• Buy and Sell;
  • Bank Accounts;
  • Safe Deposit Boxes;
  • Demand, Receive, Prosecute, or Defend (for Sums of Money);
  • Brokerage Accounts;
  • Employ Consultants;
  • Insurance;
  • Provide for Principal’s Support;
  • Income Tax Return.

3. Describe the Principal’s Assets

Creating an inventory of the principal’s assets can be a helpful tool when preparing the division of property among the beneficiaries defined in an estate distribution document. Therefore, the principal should use the Assets List to describe each item currently under their ownership. Descriptions included in the assets list will cover the principal’s real estate, personal property, bank accounts, vehicles, and business entities.

4. Notify Beneficiaries

With the principal’s assets identified, they can continue the estate planning process by naming the recipients of their estate. These individuals are the principal’s beneficiaries and will be entitled to all or a portion of the principal’s assets once they pass away. After nominating the beneficiaries, the principal should consider communicating with the individuals to be sure that they are prepared to inherit their property.

5. Designate Assets to Beneficiaries

The next step requires that the principal draft a document that lays out how their estate will be divided and distributed after they die. Depending on the preferences of the individual, they can choose to create a Last Will and Testament, Revocable Living Trust, or a combination of the two.

Last Will and Testament (‘Will’) – This form can be used to nominate beneficiaries and specify the assets each shall receive upon the principal’s death. Execution of a Last Will and Testament is standard practice and is recommended for most estate plans. However, this document does not avoid probate which means there will be a public court proceeding to determine whether the Will is valid and whether any outside parties contest the validity of the document.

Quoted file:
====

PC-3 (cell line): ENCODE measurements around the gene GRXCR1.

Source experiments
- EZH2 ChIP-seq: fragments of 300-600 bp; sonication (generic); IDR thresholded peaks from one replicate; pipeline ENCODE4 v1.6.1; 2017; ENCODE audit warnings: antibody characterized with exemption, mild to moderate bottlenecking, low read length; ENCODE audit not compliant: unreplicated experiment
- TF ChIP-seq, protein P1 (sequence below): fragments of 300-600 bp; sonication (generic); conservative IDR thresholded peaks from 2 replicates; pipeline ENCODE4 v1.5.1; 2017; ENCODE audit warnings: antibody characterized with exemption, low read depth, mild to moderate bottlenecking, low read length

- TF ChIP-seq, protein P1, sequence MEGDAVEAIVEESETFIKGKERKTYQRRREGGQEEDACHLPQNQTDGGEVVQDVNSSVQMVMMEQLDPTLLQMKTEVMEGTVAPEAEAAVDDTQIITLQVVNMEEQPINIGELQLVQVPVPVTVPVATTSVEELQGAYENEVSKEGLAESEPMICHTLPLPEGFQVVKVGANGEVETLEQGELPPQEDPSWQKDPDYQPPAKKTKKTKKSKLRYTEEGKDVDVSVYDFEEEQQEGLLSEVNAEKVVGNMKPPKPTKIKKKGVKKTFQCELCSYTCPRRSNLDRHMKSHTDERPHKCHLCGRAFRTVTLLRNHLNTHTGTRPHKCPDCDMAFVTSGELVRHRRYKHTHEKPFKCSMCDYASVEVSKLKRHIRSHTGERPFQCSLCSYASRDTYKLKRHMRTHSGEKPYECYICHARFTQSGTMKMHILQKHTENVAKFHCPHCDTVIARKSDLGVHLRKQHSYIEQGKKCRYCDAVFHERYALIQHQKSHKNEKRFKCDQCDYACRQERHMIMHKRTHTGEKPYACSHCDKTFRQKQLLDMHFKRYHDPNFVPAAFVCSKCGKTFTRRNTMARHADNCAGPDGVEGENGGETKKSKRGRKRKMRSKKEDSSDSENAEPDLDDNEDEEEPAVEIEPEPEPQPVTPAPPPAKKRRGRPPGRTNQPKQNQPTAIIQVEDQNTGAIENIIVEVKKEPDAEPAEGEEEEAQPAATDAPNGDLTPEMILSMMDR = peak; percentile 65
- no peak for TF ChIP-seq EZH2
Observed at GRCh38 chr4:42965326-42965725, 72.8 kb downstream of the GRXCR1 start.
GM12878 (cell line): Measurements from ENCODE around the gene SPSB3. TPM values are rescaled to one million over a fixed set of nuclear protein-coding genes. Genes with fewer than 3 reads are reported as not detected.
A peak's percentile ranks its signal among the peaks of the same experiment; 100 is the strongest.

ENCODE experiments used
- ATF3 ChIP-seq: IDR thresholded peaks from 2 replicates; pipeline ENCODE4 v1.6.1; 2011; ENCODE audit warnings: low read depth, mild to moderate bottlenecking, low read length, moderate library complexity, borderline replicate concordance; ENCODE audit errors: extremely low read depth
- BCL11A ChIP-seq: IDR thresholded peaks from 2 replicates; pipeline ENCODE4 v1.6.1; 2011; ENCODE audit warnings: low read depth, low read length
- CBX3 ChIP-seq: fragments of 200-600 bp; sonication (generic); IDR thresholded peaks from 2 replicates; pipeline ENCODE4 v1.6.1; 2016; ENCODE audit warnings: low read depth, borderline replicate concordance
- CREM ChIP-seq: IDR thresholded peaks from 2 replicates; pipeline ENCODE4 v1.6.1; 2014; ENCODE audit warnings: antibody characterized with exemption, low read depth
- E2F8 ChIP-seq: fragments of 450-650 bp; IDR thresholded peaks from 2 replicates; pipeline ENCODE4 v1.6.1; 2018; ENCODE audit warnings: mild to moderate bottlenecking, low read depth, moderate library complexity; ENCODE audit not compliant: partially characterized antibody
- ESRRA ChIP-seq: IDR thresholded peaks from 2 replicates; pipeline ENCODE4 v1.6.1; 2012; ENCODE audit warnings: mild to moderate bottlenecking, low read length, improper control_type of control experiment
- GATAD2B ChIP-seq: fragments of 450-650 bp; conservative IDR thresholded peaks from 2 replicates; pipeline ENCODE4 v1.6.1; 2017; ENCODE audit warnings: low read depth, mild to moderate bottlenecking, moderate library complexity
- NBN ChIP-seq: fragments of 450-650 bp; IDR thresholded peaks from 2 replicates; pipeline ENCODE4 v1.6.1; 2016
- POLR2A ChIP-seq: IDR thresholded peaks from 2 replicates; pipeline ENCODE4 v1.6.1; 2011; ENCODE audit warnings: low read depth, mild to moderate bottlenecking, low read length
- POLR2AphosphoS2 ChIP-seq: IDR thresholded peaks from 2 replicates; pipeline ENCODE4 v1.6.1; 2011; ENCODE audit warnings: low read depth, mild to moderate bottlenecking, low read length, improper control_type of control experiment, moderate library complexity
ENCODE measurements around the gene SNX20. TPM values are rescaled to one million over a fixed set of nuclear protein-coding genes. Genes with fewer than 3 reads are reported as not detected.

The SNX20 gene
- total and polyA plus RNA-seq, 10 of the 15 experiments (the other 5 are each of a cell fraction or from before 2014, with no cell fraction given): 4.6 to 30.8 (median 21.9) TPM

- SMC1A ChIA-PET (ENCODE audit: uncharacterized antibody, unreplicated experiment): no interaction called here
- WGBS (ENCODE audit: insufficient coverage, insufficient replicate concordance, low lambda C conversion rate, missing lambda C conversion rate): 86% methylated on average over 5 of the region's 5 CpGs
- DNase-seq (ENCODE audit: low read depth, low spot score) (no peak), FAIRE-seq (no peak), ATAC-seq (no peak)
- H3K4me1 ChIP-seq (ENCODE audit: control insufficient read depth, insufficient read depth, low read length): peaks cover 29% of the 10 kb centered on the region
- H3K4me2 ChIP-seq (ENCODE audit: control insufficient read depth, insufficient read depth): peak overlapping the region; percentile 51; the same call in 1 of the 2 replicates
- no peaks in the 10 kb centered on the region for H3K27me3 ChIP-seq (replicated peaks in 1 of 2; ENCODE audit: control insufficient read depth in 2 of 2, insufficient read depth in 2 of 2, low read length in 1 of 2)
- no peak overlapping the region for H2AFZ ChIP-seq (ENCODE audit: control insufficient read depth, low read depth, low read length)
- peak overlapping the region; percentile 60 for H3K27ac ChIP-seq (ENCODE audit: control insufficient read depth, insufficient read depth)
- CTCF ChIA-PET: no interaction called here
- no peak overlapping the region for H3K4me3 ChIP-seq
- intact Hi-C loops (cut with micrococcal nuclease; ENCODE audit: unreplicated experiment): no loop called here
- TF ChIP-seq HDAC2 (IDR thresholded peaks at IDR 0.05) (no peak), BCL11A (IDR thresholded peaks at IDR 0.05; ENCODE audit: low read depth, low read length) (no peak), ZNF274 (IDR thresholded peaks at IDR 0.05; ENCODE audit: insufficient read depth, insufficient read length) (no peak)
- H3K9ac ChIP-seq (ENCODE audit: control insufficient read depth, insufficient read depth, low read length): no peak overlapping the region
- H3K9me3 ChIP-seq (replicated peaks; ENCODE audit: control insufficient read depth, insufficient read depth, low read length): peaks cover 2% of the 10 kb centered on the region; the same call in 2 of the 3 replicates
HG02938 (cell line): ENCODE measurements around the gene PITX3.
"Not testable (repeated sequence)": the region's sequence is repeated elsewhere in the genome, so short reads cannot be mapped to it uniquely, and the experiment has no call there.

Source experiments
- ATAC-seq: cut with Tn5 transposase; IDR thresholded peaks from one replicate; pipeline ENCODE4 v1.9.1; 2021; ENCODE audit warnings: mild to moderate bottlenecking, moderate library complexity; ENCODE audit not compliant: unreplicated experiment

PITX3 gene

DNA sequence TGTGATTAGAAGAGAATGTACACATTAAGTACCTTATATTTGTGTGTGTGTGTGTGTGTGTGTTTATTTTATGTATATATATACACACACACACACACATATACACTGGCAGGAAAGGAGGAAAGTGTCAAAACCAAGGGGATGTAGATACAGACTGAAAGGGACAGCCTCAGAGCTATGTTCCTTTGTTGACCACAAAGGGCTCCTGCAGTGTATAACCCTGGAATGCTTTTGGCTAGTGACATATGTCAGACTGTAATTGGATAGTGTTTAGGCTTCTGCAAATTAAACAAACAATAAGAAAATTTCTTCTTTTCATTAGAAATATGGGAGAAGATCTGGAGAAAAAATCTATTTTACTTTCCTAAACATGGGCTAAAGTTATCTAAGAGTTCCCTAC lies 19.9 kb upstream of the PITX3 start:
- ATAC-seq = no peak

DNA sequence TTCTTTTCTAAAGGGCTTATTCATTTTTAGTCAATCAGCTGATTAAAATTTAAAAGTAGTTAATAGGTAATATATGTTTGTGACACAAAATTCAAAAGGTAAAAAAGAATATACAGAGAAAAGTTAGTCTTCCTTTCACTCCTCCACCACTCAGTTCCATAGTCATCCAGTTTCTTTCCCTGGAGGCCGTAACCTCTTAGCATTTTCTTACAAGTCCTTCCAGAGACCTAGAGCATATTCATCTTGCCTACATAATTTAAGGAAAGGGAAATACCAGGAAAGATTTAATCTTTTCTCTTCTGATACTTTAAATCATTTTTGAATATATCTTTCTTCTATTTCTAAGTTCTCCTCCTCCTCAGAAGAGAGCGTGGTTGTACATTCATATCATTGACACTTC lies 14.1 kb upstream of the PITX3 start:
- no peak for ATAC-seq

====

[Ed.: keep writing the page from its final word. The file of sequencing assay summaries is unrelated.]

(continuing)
• Signing Requirements – Must be signed by the testator and two (2) individuals who witnessed either the principal’s signature or acknowledgment of the signature or acknowledgment of the will.[3]

Living Trust (Revocable) – Creates an entity into which the principal can transfer ownership of their assets. The principal can nominate themselves or another party to act as trustee and manage the assets during their lifetime. After the principal dies, the Living Trust will avoid probate thus allowing the assets to be distributed to the beneficiaries immediately, free of court supervision.

  • Signing Requirements (No Statutory Signing Requirement) – While there are no legal signing requirements, individuals are encouraged to sign in the presence of a notary public and two (2) witnesses.

6. Store Documents

After the principal has executed the estate planning documents, they should store the paperwork in a location that is secure and free from the reach of unauthorized parties. It may be best to deliver the documents to the principal’s attorney or immediate family members. Whichever location is chosen should be easily accessible in the event of the principal’s death or upon their incapacitation.

Arizona Estate Planning Laws


  1. § 36-3221
  2. § 14-5501
  3. § 14-2502